DUBLIN (Reuters) -Ireland will press ahead with plans to reopen all retail stores, personal services and non-residential construction in May, with hotels, restaurants and bars to follow sooner than expected in early June, the government said on Thursday.
The government committed a month ago to reopening all shops for the first time this year in May and hotels in June if it could avoid a fourth wave of COVID-19 and speed up its vaccine programme – criteria that it has met.
“As disruptive, as lonely, as frustrating and as sad as the last year has been, we are getting through it and a degree of normality is returning. … Hope is returning,” Prime Minister Micheál Martin said in a televised address.
Under the plan, hotels will open their doors again on June 2, with restaurants and pubs – not mentioned a month ago – allowed to serve guests outdoors from June 7.
A decision on indoor hospitality and mass gatherings is to be made at the end of June, while workers are unlikely to return to offices before September.
Ireland has one of the lowest COVID-19 infection rates in Europe but is opting for a slower reopening of its economy than most of its European peers after a relaxation of measures in December triggered a huge spike in cases.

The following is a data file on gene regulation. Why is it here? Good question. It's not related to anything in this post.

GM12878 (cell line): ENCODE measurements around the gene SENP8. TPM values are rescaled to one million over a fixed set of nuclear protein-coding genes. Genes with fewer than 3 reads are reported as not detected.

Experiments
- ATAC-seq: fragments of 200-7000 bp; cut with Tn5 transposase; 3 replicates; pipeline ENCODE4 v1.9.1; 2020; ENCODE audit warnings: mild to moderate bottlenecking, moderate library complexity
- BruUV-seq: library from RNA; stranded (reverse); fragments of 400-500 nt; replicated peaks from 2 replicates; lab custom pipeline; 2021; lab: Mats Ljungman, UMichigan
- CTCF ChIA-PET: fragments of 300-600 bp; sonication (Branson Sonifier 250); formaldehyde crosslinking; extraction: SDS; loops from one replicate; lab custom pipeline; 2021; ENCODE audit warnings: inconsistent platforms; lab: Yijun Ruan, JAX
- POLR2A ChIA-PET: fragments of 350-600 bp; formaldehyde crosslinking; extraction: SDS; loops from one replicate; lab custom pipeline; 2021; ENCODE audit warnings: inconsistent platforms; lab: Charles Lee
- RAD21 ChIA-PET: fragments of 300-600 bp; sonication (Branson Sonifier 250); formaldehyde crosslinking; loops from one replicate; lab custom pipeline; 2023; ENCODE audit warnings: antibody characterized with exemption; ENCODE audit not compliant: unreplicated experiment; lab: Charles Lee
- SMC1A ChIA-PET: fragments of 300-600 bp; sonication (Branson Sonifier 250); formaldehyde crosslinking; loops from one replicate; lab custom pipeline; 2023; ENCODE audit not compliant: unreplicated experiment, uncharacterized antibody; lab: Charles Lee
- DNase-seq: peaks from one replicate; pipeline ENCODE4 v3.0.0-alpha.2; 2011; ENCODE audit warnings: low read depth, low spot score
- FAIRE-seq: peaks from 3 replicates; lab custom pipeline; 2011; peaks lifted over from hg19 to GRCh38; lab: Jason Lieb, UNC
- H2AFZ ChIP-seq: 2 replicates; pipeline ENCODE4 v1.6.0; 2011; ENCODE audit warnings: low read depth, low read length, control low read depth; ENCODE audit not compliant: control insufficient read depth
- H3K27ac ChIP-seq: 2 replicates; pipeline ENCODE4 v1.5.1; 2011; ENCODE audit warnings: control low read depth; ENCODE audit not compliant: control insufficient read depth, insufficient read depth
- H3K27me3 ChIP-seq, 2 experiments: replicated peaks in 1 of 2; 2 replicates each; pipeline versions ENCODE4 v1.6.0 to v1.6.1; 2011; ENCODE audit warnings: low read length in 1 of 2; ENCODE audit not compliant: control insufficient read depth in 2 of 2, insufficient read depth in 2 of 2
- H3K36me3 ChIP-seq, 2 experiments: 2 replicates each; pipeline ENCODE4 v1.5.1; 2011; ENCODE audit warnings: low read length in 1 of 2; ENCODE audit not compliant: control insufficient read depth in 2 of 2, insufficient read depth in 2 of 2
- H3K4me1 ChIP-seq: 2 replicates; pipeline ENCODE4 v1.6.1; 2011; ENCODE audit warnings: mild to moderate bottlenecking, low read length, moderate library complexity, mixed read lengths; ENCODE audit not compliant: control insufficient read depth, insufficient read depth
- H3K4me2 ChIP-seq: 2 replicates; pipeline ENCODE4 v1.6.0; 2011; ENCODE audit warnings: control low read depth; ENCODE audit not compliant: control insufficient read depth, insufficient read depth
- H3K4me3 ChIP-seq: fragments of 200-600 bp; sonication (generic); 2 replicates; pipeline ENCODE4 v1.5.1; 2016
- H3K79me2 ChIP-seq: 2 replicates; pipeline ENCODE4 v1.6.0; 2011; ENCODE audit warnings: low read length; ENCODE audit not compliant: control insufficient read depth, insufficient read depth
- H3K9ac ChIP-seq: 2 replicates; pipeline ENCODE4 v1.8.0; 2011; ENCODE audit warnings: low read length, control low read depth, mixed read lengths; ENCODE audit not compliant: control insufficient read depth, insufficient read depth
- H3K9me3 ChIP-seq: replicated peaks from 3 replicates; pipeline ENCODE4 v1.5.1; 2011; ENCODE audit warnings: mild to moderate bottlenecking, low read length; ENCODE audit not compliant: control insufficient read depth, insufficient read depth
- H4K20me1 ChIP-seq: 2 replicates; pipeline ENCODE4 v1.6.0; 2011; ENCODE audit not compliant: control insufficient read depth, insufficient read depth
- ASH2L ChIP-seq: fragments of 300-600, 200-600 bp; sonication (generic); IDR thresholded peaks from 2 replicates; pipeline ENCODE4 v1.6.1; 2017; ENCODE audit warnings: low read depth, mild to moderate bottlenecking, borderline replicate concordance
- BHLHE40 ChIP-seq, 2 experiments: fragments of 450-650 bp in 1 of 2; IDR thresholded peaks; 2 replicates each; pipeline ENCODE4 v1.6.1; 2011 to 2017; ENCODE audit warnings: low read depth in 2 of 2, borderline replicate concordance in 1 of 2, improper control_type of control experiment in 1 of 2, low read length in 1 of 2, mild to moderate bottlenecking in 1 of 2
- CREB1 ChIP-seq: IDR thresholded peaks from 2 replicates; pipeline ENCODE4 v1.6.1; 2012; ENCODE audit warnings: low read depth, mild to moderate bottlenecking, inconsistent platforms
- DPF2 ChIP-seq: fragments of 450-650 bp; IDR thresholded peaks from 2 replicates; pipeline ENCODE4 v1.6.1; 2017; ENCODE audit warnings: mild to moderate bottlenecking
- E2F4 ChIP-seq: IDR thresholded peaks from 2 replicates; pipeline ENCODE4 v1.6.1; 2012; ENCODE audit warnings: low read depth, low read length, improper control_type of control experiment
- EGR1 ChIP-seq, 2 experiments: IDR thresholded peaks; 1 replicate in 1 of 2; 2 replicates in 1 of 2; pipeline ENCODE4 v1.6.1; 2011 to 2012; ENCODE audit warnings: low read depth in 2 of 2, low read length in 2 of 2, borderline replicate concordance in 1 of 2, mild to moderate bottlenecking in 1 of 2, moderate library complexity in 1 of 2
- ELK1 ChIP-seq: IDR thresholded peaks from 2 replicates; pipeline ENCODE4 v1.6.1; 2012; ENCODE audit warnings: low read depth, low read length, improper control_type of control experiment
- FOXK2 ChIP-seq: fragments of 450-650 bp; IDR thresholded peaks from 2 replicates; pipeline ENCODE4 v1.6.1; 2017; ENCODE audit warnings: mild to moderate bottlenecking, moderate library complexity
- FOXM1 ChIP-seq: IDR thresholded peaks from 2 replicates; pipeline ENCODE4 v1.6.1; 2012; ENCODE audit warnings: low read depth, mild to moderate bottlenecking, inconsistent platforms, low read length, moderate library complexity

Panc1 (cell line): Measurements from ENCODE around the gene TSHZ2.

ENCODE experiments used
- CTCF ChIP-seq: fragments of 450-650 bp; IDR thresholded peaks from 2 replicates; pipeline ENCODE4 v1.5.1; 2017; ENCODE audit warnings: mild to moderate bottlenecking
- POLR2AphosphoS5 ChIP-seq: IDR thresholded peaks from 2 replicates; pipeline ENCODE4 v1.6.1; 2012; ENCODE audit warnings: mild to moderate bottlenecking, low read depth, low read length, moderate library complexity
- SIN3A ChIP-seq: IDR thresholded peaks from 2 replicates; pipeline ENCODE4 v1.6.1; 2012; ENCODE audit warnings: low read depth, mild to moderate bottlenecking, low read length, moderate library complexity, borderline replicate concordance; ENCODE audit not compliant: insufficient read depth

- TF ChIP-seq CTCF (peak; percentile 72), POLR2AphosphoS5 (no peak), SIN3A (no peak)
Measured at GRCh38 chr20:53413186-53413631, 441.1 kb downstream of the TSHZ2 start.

Deputy Prime Minister Leo Varadkar told parliament that in May alone, as many as 15,000 business could reopen with up to 200,000 people being offered their jobs back.
The number of people claiming temporary coronavirus-related jobless benefits stood at 403,000 this week, up from a pandemic low of 206,000 last September. Including those claiming regular jobless benefits, Ireland’s unemployment rate stood at 24.2% at the end of March.
reland has also put in place the European Union’s toughest restrictions on international travel and Varadkar said a plan for a phased return to international travel this summer should be agreed by the end of May.
Welcoming the reopening plan, the incoming chief executive of Ireland’s largest hotel operator told Reuters that the Dalata Hotel Group expects very strong occupancy levels outside Dublin this summer and a recovery in the capital from September with the hoped-for return of international travel.